Today D. and I (plus a handful of remarkably well-behaved young children and their parents) attended a native wildflower walk at the Don Edwards San Francisco Bay National Wildlife Refuge in nearby Alviso. D. took these pics.
Right now a lot of these plants don't look "pretty" because they're not in bloom anymore and have gone to seed. But that's part of the important role they play by providing food for insects, birds and other creatures that live in the area. It's all part of the cycle of life through the seasons.
A pelican in winter plumage glides through a bright blue sky over the wildlife refuge.
Rose hips tell the wildlife they are ripe and full of seeds by their ruddy color.
California buckwheat gone to seed.
Coyote bush gone to seed.
Snow berries are ghostly white. Birds gobble them up for their high fat content.
Buckeye twigs are the only part of the plant that stays alive during the long dry summer. It sacrifices its leaves to survive till the winter rains begin.
Looking out over the salt ponds, we see flocks of pelicans gathering.
This is a tree tobacco that has been uprooted because it is not a native species.
Here is a non-native castor bean plant. It is very toxic!! The wildlife refuge staff aren't sure how plants like the castor bean and the tree tobacco got there. The refuge complex is built on top of an old landfill, so perhaps some seeds or cuttings were part of a load of discarded landscaping or something.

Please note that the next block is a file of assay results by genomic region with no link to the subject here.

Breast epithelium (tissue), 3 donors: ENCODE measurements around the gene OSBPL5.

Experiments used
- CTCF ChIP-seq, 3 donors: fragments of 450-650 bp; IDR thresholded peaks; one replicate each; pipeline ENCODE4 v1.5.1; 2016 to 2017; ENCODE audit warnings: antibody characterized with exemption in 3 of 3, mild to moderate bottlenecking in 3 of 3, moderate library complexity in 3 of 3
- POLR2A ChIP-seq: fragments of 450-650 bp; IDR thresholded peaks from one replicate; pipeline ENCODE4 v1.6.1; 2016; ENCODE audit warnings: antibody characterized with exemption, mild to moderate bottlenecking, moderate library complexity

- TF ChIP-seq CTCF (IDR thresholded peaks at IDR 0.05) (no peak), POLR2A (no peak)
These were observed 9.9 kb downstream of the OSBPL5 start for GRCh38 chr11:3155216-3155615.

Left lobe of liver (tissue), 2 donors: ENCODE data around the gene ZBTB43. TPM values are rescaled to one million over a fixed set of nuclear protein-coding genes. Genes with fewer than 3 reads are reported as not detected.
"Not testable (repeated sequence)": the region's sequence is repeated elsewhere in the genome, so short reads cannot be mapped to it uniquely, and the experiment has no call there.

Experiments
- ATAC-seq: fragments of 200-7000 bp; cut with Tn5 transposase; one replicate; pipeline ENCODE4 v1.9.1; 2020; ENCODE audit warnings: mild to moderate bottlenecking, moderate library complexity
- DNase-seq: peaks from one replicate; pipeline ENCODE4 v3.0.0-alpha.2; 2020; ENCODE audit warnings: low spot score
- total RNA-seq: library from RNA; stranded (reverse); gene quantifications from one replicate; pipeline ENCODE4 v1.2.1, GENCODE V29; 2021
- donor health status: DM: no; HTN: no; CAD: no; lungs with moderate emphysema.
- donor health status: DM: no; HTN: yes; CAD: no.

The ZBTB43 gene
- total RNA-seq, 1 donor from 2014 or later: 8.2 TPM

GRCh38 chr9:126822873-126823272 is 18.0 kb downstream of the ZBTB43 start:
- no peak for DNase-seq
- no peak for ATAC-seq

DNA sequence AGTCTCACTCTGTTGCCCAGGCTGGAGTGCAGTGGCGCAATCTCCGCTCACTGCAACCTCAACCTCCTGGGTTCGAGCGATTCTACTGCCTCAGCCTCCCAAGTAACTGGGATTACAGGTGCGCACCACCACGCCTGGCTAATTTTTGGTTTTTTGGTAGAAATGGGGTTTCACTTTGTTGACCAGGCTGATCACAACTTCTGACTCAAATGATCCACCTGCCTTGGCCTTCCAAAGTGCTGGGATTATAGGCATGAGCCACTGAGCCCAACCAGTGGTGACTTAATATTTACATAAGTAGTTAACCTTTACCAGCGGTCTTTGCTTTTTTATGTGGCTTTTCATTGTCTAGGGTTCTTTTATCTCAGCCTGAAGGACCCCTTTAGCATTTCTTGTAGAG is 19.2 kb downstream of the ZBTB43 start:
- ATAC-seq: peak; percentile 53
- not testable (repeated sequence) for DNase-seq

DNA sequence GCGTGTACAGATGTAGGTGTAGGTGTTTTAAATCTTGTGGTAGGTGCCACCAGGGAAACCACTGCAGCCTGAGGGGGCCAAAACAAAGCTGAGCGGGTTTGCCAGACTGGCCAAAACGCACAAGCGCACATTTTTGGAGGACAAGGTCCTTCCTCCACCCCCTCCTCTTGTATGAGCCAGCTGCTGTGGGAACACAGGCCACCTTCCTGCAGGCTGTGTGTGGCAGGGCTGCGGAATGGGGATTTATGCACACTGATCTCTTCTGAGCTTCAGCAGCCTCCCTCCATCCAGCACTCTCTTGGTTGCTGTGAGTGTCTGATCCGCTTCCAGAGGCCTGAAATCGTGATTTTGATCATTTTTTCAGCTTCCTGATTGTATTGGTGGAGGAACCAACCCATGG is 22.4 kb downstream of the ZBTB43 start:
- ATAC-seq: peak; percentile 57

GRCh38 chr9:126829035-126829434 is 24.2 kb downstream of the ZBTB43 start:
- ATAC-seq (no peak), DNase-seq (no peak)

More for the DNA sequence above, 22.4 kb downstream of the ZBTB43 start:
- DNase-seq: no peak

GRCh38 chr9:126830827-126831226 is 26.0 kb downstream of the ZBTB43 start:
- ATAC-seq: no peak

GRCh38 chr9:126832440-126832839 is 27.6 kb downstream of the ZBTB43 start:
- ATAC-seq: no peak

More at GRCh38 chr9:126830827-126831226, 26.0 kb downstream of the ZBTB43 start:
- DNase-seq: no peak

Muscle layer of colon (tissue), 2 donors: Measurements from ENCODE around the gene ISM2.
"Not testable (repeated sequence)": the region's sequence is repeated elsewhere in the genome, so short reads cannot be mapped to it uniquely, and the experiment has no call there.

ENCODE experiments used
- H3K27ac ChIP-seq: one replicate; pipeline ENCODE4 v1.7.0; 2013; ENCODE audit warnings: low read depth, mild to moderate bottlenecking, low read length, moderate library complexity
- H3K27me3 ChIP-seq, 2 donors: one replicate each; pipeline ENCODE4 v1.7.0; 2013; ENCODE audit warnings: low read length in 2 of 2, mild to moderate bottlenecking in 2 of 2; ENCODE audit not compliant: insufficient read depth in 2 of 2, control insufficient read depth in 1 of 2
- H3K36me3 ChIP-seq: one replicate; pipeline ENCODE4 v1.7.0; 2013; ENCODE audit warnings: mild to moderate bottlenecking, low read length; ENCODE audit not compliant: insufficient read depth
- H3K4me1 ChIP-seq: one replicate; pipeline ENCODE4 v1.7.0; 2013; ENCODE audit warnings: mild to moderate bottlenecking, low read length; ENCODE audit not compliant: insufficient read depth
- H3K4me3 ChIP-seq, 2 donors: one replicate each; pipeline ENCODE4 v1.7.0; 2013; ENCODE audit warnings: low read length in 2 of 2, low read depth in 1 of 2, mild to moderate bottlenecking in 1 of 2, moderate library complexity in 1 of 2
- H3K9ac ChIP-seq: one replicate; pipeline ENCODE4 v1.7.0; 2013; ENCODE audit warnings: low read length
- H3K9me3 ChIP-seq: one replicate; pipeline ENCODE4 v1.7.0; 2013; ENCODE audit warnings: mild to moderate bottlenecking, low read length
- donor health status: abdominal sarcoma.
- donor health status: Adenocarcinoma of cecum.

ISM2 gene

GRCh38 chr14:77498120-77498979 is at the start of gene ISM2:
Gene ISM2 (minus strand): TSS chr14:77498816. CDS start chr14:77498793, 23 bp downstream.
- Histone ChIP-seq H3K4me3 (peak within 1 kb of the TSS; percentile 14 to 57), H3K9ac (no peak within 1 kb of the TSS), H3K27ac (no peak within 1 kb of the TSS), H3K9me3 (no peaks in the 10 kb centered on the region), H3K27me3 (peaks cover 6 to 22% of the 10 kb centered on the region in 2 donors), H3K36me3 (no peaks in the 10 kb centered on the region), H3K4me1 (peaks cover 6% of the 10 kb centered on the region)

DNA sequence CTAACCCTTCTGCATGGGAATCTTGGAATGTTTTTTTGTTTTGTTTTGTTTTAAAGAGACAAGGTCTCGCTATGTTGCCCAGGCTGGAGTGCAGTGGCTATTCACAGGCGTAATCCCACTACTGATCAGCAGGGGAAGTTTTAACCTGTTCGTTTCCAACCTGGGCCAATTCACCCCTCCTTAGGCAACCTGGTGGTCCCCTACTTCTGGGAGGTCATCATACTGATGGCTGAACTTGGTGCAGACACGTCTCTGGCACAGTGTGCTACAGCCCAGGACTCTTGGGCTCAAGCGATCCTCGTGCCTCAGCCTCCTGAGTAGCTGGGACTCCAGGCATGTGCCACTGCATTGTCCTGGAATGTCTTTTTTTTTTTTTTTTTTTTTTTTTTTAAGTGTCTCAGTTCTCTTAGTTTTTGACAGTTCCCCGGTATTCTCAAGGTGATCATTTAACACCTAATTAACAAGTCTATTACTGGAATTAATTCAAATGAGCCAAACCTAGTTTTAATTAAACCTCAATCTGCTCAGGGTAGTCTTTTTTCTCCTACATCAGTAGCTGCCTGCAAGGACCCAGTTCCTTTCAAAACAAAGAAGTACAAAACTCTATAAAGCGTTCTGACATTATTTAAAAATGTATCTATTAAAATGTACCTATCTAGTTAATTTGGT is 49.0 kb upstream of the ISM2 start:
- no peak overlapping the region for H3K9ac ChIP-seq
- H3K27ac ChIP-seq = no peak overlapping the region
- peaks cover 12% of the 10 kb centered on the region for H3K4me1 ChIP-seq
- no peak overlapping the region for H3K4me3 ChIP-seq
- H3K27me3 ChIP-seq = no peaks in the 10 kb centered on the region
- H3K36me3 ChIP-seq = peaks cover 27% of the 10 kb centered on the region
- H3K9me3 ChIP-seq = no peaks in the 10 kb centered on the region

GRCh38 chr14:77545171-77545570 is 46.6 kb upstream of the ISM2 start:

Ripening toyon berries, very holly-like. The birds love them as a winter food source when all the other berries are gone.
Today we learned that buckeye flowers are toxic to non-native bees. The flowers give rise to these chestnut-like fruits which are also toxic. Native Americans used to catch fish by grinding up the buckeye nuts and sprinkling the powder into streams to kill the fish.
The last of the California asters for the year. Pretty blue daisies when in bloom; a mess of dead leaves and brown sticks now.
Salt marsh heliotrope. The centers of its flowers turn from yellow to purple after being pollinated.
Alkalai heath likes growing near salt ponds because it can tolerate the high salinity in the soil.
More buckwheat flowers, russet with autumn.